Here’s How to Do The Perfect Squat

Squatting is one of the most fundamental human movements and is critical to maintaining and maximizing functioning at any age. We put the squat to use every time we stand up from a chair, get out of the car, or finally climb up off the couch and turn off the television set. It is the most basic movement in our human existence.

The squat is a fundamental movement, and it’s also a great barometer of how effectively you can use the multiple muscle groups involved. A perfect squat requires flexibility and strength of hamstrings, glutes, and hip flexors, strong core muscles, and awareness of spinal alignment, balance, and knee positioning. We’re talking about perfect coordination of pretty much every major muscle group south of the navel.

Squatting something that everyone has to work at regularly. Sitting behind a desk weakens and tightens your muscles. It can even make basic movements, like squatting, a skill you have to relearn. The good news is that it can be done – all it takes is Practice, Practice, Practice.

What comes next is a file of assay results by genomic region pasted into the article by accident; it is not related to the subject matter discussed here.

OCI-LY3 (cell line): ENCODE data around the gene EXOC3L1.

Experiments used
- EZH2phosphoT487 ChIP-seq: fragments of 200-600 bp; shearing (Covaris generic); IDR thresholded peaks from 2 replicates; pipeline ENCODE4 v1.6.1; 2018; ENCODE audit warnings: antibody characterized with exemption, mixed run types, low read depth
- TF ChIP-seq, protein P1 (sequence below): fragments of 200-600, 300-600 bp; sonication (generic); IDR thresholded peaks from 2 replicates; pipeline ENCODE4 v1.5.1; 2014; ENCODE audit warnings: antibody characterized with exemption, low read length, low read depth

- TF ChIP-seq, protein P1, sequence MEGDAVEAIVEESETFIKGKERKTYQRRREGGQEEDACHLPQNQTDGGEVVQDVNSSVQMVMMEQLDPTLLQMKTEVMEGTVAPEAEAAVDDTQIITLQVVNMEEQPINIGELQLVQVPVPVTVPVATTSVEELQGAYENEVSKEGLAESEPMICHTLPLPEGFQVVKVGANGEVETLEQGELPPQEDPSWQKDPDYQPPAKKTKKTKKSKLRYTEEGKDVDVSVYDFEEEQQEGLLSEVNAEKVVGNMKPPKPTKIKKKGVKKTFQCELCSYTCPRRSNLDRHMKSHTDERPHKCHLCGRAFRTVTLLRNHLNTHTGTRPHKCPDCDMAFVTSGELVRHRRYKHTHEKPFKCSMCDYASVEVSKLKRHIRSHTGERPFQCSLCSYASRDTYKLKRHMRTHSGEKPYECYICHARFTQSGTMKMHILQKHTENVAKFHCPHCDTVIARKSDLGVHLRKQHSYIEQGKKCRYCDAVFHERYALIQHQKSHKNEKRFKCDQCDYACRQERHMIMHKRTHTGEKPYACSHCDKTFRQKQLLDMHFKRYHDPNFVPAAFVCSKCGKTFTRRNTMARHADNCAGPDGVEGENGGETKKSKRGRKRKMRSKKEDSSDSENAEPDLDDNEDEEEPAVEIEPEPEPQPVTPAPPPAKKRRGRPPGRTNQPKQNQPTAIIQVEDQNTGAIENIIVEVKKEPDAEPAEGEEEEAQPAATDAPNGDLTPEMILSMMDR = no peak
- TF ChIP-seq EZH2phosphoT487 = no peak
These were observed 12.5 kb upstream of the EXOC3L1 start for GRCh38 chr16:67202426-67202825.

And it’s totally worth it. When you improve the depth and technique of your squat, you’ll improve your balance, flexibility, strength, and core stability. This reduces your risk of back, hip, and knee pain.

Here are some tips for a perfect squat:

  • Place your feet slightly wider than hip distance apart. The inside of your heels should fall just under the outside of your shoulders.
  • Externally rotate the legs about twenty degrees, such that your toes point outwards.
  • As you sit back and down, keep your chest up and eyes forward. If you find yourself looking at the floor, reposition your chest.
  • Keep your knees in line with your toes. Don’t let the knees cave in on you.

For a great workout at home, do 10 sets of 10 squats with perfect form. Record time.

Tip: A good way to practice your squat at home is to pick a chair or bench at a comfortable height that allows you to squat down and back up with perfect form. Gradually lower the support over time without sacrificing form. Practice in front of a full length mirror if possible.

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